[FoRK] Banks 'set to call in a swathe of loans'
<eugen at leitl.org> on
Wed Jun 27 10:19:17 PDT 2007
Banks 'set to call in a swathe of loans'
By Ambrose Evans-Pritchard
Last Updated: 7:25am BST 26/06/2007
The United States faces a severe credit crunch as mounting losses on risky
forms of debt catch up with the banks and force them to curb lending and call
in existing loans, according to a report by Lombard Street Research.
Bear Stearns headquarters: Banks 'set to call in a swathe of loans' Bear
Stearns headquarters in New York
The group said the fast-moving crisis at two Bear Stearns hedge funds had
exposed the underlying rot in the US sub-prime mortgage market, and the vast
nexus of collateralised debt obligations known as CDOs.
"Excess liquidity in the global system will be slashed," it said. "Banks'
capital is about to be decimated, which will require calling in a swathe of
loans. This is going to aggravate the US hard landing."
Charles Dumas, the group's global strategist, said the failed auction of
assets seized from one of the Bear Stearns funds by Merrill Lynch had
revealed the dark secret of the CDO debt market. The sale had to be called
off after buyers took just $200m of the $850m mix.
"The banks were not prepared to bid over 85pc of face value for CDOs rated
"A" or better," he said.
"God knows how low the price would have dropped if they had kept on going. We
hear buyers were lobbing bids at just 30pc.
"We don't know what the value of this debt is because the investment banks
shut down the market in a cover-up so that nobody would know. There is $750bn
of dubious paper out there in the form of CDOs held by banks that have a
total capitalisation of $850bn."
US property writer Paul Muolo described the Bearn Stearns crisis as the
“subprime Chernobyl”, saying the bank had created a “cone of silence”.
Abandoned by fellow banks, Bear Stearns has now put up $3.2bn of its own
money to rescue one of the funds, a quarter of its capital.
This is the biggest bail-out since the Long-Term Capital Management crisis in
1998, which Bear Stearns refused to join at the time. Bear Stearns is now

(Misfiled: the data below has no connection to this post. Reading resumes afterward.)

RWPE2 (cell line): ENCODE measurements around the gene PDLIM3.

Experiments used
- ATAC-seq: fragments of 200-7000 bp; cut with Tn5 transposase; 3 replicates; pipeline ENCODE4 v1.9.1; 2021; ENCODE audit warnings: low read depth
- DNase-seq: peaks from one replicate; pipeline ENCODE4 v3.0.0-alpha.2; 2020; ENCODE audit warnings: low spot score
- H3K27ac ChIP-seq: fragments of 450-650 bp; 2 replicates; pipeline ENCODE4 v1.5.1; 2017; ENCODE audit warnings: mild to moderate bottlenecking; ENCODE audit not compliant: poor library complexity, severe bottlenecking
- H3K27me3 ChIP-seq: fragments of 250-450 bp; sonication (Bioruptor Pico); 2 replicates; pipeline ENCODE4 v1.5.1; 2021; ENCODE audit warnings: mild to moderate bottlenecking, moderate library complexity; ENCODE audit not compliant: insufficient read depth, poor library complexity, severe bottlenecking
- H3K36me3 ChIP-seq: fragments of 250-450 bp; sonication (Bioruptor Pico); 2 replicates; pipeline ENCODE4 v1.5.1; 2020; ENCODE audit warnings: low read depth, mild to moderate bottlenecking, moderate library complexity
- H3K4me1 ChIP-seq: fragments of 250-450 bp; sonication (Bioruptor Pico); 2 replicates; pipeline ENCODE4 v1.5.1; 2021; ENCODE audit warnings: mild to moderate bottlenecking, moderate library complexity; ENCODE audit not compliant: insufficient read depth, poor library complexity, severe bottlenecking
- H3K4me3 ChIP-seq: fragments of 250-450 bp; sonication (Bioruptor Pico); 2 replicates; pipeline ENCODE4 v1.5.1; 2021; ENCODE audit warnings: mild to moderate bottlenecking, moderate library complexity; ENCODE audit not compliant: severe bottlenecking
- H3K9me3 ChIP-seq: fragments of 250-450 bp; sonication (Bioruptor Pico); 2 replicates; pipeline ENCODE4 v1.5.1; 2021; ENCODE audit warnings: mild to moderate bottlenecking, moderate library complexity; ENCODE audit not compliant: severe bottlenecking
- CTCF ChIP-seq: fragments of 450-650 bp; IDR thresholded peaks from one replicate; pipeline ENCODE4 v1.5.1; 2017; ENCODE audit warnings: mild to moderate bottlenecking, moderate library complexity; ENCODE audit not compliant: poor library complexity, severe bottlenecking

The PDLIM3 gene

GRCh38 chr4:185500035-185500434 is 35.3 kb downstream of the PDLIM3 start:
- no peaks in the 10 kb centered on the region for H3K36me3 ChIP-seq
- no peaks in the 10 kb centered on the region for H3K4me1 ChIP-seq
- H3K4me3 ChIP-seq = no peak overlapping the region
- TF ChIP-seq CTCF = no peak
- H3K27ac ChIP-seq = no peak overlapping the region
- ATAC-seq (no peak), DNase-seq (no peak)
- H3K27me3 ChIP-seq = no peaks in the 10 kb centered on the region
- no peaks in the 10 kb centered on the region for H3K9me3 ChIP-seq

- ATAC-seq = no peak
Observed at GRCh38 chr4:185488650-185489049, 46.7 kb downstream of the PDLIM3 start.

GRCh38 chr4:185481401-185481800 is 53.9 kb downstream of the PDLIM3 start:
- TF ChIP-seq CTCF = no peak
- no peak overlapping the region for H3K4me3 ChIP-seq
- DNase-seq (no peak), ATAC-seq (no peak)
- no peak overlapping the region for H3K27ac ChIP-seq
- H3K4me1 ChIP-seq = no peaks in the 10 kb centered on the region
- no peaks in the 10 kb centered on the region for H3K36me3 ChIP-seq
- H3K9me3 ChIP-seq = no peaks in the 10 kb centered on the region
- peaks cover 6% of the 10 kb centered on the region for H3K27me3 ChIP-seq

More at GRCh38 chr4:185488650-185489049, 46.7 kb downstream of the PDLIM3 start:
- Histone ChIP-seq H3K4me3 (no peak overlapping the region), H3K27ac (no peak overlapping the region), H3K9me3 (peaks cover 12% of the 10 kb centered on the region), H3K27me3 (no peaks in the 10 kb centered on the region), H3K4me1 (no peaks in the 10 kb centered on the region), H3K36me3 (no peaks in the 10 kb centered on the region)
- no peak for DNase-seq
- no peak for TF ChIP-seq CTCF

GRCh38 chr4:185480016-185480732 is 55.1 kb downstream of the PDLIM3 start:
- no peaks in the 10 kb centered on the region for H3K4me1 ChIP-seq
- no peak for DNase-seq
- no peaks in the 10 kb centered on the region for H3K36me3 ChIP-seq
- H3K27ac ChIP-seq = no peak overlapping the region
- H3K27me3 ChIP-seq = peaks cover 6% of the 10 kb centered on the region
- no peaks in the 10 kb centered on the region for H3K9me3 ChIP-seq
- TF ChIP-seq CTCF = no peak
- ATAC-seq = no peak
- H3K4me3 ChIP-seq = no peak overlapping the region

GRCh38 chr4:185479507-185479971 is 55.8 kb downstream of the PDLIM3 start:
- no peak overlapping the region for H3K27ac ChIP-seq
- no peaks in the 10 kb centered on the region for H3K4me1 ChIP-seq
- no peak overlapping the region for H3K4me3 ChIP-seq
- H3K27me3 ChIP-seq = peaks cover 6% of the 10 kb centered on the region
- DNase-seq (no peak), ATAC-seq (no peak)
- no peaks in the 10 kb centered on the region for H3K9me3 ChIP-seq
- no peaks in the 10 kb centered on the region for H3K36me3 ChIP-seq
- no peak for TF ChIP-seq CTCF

alone, a case of rough justice being served.
Lombard Street’s warning comes as fresh data from the US National Association
of Realtors shows that the glut of unsold homes reached a record of 8.9
months supply in May. Sales of existing homes slid to an annual rate of
The median price fell for the 10th month in a row to $223,700, down almost
14pc from its peak in April 2006. This is the steepest drop since the 1930s.
The Mortgage Lender Implode-Meter that tracks the US housing markets claims
that 86 major lenders have gone bankrupt or shut their doors since the crash
The latest are Aegis Lending, Oak Street Mortgage and The Mortgage Warehouse.
“There isn’t a recovery about to happen,” said Ara Hovanian, head of the
building group Hovanian Enterprise.
Nouriel Roubini, economics professor at New York University, said there were
now concerns about “systemic risk fall-out” from the Bear Stearns debacle as
investors look more closely at the real value of CDOs.
“These highly illiquid securities have been priced so far on unrealistic and
distorted credit ratings as the ratings industry has been complicit,” he
“They have not been rerated in a way that is consistent with rising subprime
default rates. “That is why Wall Street is in a panic. “Losses will be
massive once these assets are correctly priced to market.”
Lombard Street said the Bear Stearns fiasco was the tip of the iceberg. The
greatest risk lies in the “toxic tranches” of lower grade securities held by
Much-trumpeted claims that banks had shifted off the riskiest credit exposure
on to the asset markets was “largely a fiction”, said Mr Dumas
. The worst of the US property crisis has yet to hit since there is an
overhang of $2,000bn of mortgages with adjustable rates which have yet to be
reset. Many borrowers could see payments jump by half, or even double.
At the same time, a spike in 10-year US bond yields by 0.65 percentage points
over the last six weeks has drastically repriced the cost of fixed mortgages,
knocking away a key prop for the US housing market.
“With defaults at their highest in the 37 years that records have been kept,
it could be a long hot summer,” said Mr Dumas.
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